jBPM is based on Graph Oriented Programming (GOP). Basically, GOP specifies a simple state machine that can handle concurrent paths of execution. But in the execution algorithm specified in GOP, all state transitions are done in a single operation in the thread of the client. If you're not familiar with the execution algorithm defined in Chapter 4, Graph Oriented Programming, please read that first. By default, this performing state transitions in the thread of the client is a good approach cause it fits naturally with server side transactions. The process execution moves from one wait state to another wait state in one transaction.
But in some situations, a developer might want to fine-tune the transaction demarcation in the process definition. In jPDL, it is possible to specify that the process execution should continue asynchronously with the attribute async="true". async="true" can be specified on all node types and all action types.
Normally, a node is always executed after a token has entered the node. So the node is executed in the thread of the client. We'll explore asynchronous continuations by looking two examples. The first example is a part of a process with 3 nodes. Node 'a' is a wait state, node 'b' is an automated step and node 'c' is again a wait state. This process does not contain any asynchronous behaviour and it is represented in the picture below.
The first frame, shows the starting situation. The token points to node 'a', meaning that the path of execution is waiting for an external trigger. That trigger must be given by sending a signal to the token. When the signal arrives, the token will be passed from node 'a' over the transition to node 'b'. After the token arrived in node 'b', node 'b' is executed. Recall that node 'b' is an automated step that does not behave as a wait state (e.g. sending an email). So the second frame is a snapshot taken when node 'b' is being executed. Since node 'b' is an automated step in the process, the execute of node 'b' will include the propagation of the token over the transition to node 'c'. Node 'c' is a wait state so the third frame shows the final situation after the signal method returns.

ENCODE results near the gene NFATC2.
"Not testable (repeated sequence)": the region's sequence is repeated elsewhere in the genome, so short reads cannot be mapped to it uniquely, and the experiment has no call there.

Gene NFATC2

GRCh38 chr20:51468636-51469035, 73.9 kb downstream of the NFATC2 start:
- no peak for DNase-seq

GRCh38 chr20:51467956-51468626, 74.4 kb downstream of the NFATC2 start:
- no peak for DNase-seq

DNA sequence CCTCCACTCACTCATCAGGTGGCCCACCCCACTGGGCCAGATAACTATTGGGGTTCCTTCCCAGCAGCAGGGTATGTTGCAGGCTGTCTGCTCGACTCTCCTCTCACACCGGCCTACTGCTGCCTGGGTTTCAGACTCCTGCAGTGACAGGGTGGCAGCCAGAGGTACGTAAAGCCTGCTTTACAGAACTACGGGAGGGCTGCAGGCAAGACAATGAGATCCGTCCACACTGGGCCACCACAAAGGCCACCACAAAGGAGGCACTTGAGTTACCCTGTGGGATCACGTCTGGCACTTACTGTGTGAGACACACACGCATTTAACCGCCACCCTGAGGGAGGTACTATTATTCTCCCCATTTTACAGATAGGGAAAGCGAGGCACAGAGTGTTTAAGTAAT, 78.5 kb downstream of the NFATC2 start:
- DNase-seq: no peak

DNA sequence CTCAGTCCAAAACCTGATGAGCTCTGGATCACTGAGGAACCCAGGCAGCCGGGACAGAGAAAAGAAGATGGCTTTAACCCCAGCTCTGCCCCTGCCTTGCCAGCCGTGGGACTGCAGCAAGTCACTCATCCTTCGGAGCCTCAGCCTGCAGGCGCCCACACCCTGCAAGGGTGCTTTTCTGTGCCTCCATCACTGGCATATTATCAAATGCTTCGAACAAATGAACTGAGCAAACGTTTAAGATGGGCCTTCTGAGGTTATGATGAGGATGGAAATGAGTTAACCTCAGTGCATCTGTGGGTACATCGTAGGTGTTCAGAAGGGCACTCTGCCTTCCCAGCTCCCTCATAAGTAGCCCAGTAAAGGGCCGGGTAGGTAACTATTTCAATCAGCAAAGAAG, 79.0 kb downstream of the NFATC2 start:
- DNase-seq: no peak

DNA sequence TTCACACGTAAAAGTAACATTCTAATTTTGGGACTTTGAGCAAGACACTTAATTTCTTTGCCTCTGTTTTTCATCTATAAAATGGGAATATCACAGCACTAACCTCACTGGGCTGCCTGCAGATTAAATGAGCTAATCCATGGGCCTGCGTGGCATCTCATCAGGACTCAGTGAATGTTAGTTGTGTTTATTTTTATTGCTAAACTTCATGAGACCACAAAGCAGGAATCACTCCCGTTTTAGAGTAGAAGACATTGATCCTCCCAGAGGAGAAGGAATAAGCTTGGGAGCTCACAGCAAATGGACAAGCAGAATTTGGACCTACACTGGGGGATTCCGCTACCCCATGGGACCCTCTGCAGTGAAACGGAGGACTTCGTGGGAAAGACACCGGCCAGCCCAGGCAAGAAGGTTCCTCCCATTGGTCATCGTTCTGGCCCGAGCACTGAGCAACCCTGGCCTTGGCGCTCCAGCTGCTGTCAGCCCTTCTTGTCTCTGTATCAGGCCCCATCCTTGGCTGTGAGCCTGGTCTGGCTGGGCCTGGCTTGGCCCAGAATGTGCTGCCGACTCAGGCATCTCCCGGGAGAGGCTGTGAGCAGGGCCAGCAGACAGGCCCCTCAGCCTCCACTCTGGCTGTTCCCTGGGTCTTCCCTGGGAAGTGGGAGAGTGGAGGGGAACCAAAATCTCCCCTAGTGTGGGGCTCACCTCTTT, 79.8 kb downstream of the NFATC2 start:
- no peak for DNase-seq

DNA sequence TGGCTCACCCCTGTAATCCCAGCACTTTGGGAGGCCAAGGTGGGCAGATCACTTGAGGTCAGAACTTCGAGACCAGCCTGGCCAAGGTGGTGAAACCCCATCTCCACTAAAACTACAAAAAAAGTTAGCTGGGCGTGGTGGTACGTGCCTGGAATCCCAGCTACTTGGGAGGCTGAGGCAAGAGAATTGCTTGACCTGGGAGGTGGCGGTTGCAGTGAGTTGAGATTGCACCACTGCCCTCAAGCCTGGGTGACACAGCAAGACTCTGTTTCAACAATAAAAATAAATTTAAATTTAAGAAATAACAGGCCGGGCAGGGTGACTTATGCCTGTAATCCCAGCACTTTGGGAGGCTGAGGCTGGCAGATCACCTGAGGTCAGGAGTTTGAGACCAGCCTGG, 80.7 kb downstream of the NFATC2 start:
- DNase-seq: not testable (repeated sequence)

While persistence is not mandatory in jBPM, the most common scenario is that a signal is called within a transaction. Let's have a look at the updates of that transaction. First of all, the token is updated to point to node 'c'. These updates are generated by hibernate as a result of the GraphSession.saveProcessInstance on a JDBC connection. Second, in case the automated action would access and update some transactional resources, those transactional updates should be combined or part of the same transaction.
Now, we are going to look at the second example, the second example is a variant of the first example and introduces an asynchronous continuation in node 'b'. Nodes 'a' and 'c' behave the same as in the first example, namely they behave as wait states. In jPDL, a node is marked as asynchronous by setting the attribute async="true".
The result of adding async="true" to node 'b' is that the process execution will be split up into 2 parts. The first part will execute the process up to the point where node 'b' is to be executed. The second part will execute node 'b' and that execution will stop in wait state 'c'.
The transaction will hence be split up into 2 separate transactions. One transaction for each part. While it requires an external trigger (the invocation of the Token.signal method) to leave node 'a' in the first transaction, jBPM will automatically trigger and perform the second transaction.
For actions, the principle is similar. Actions that are marked with the attribute async="true" are executed outside of the thread that executes the process. If persistence is configured (it is by default), the actions will be executed in a separate transaction.
In jBPM, asynchronous continuations are realized by using an asynchronous messaging system. When the process execution arrives at a point that should be executed asynchronously, jBPM will suspend the execution, produces a command message and send it to the command executor. The command executor is a separate component that, upon receipt of a message, will resume the execution of the process where it got suspended.